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Darkly Dreaming Subjects (Outside Looking In)

Ben has a new post up, I’m assuming based on his reading of Grant’s book Philosophies of Nature After Schelling.

It’s the following paragraph that I want to focus on:

“The question becomes then, for Schelling, what is the new chain of events brought about by the freedom of man following from the sublation of nature, if ridden of Christian spirit? What becomes the metaphysical purchase of human extension whether symbolic, technological et cetera, if that extension is capable of warping the transcendent production of nature?”

We have to understand first of all what Schelling means first by Freedom, but also the relation of Spirit and Nature, and thus what Schelling means by Consciousness and Unconsciousness. We also need to know something about Schelling’s relation to Christianity.

Freedom is the ground (grund) of Schelling’s metaphysics, made explicit post-1809 with the publication of the Freiheitsschrift and seen in the Weltalter. In these works, Freedom appears as a drive, as the culmination in the drives for contraction and expansion. In the Freiheitsschrift, which is a theogony, Schelling explores the connections between good and evil, the Fall, and God’s emergence from the Abyss through (self-)revelation. Assuming a relationship of macrocosm and microcosm, we can see that this theogony is repeated in the human being through the birth of subjectivity as the emergence of consciousness in nature. What is important is that Schelling maintains the Kantian notion of Freedom as noumenal, that is, existing outside of space and time. Freedom in the Freiheitsschrift is the Freedom of self-creation prior to existence proper, that is, the decision (de-cision) of the self into a before (unconscious) and after (conscious). This self-creation is a throwness, launching the self into the world as either good or evil, a decision which can only ever be understood as unconscious (although more accurately, it is the decision which creates the division).

Prior to the development of the philosophy of freedom, Schelling’s was an ontology of Geist, or Spirit; the language was still of consciousness and unconscious. Schelling will say in 1803 (the new Introduction to his Ideas) that Nature is Unconscious Spirit: Nature images human freedom. The great struggle in Schelling’s early work is his attempt to understand Kant’s Critique of Judgment, specifically, the idea that Nature appears teleological, that it appears free. What Schelling will conclude in his Naturphilosophie is that Nature is a Subject (see his Introduction to Speculative Physics), but is entirely unconscious. While the human being is the product of Nature able to turn back on itself and inspect it’s freedom, the rest of Nature remains unaware. In the First Outline (and again in the Introduction to Speculative Physics), Schelling will use the Spinozist terminology of natura naturans and natura naturata, or, “nature as process” and “nature as product.” While we are able to “warp the transcendent production of nature,” we remain simply products who are aware of natural production. Nature continues producing all around us. It is not as if with the birth of consciousness in the human being, nature shrugs off all responsibility, giving it to the human being. We remain products caught in the flows of Schelling’s metaphysics. Schelling says that all products continue the production of nature in microcosm, that is, the human being is not alone in its freedom, it is simply the only product (that we know of) able to say “I am free.” Again though, this is a noumenal freedom, a freedom outside of all space and time, and therefore outside of the realm of products of nature, existing in the realm of production (I am able to shape myself, but only ever unknowingly).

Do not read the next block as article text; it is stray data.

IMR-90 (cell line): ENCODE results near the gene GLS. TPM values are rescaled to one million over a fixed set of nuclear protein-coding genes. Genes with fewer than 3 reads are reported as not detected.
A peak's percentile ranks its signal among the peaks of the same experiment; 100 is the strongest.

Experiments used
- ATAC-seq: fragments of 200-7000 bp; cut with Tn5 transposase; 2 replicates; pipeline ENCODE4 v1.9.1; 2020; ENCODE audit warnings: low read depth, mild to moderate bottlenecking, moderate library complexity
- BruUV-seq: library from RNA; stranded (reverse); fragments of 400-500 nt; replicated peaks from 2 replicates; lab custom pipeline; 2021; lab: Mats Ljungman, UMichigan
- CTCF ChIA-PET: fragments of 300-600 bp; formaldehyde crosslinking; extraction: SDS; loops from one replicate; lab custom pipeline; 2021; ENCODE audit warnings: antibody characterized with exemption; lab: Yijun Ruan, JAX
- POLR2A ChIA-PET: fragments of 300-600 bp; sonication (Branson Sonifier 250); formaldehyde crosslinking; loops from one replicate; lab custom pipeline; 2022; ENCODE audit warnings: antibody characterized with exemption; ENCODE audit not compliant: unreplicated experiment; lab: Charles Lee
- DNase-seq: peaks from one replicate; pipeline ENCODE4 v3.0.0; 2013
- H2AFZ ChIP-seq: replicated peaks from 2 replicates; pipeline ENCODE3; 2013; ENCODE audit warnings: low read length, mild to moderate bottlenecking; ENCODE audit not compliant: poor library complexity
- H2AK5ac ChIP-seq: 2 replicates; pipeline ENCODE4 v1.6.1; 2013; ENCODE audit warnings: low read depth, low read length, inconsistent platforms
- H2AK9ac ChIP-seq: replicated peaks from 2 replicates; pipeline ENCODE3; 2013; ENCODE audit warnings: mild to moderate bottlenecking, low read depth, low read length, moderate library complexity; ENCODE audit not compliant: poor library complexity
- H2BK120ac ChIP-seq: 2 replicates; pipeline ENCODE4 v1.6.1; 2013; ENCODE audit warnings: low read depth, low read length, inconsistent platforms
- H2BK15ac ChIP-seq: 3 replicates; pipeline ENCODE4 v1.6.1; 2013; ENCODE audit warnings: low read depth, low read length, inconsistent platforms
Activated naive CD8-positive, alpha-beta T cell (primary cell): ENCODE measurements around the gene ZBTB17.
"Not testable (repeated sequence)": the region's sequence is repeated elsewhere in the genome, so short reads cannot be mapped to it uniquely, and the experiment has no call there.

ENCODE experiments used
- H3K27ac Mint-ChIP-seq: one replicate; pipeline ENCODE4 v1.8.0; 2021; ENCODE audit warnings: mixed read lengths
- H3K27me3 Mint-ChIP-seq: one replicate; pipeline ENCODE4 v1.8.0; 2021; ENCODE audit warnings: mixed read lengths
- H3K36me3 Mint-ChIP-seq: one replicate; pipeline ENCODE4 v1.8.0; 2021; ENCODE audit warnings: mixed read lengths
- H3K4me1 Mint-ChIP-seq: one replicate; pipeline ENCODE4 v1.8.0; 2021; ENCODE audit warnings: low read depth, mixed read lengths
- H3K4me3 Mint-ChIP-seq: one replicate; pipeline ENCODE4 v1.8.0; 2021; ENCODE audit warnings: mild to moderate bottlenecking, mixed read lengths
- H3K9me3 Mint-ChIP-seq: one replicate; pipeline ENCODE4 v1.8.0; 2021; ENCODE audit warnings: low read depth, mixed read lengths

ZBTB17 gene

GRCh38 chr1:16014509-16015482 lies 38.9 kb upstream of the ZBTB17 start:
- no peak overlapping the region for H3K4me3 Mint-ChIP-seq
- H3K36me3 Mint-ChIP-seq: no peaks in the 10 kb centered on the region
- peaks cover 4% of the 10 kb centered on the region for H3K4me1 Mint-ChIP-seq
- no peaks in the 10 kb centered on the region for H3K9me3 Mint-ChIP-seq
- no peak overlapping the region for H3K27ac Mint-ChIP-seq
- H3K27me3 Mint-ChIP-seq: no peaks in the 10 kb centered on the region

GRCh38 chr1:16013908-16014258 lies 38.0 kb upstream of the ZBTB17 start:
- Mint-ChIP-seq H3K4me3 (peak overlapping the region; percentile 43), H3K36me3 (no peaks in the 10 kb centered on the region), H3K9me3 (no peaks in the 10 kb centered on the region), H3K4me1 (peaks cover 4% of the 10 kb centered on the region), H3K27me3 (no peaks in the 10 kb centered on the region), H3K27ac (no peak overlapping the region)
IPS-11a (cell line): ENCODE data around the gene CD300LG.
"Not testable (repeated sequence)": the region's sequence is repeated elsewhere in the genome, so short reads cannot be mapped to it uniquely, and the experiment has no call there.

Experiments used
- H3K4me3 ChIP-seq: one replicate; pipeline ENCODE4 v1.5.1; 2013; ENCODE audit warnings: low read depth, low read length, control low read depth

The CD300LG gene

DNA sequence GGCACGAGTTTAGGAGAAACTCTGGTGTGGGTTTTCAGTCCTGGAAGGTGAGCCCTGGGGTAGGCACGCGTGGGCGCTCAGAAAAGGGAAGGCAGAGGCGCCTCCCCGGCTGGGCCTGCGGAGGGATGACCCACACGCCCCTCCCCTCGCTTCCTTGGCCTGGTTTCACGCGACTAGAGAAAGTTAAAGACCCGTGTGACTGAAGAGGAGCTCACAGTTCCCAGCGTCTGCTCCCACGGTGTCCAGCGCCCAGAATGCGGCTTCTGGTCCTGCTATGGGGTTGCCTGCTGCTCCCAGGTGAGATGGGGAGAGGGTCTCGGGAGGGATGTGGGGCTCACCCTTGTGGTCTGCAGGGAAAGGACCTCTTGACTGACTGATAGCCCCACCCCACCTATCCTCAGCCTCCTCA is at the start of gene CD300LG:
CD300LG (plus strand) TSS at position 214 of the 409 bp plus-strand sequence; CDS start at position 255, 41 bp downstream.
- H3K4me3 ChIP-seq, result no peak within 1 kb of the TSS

What I find most curious about Ben’s post is the “if ridden of Christian spirit.” Perhaps he can explain it to me, but Schelling, and his philosophy, is deeply Christian. While it is only made explicit by 1802 (to my knowledge), Schelling was educated by the Pietists, his father having taught the theology of Oetinger and Bengel, both followers of Jakob Bohme, whom Schelling is also almost entirely indebted to. If you can find a copy, Robert Brown’s book The Later Philosophy of Schelling shows clearly the influence of Bohme on the post-1809 work, while I am working now on the influence on the early work (although Hegel and Hermeticism is excellent for understanding Schelling’s education and religious background). What must be understood though is that Schelling is most certainly a Christian, a Christian philosopher, and a follower of Bohme. In 1802, Schelling will even claim that a proper Naturphilosophie can only be Christian and Sergei Bulgakov, in his Philosophy of Economy, makes quite explicit the connection between the two.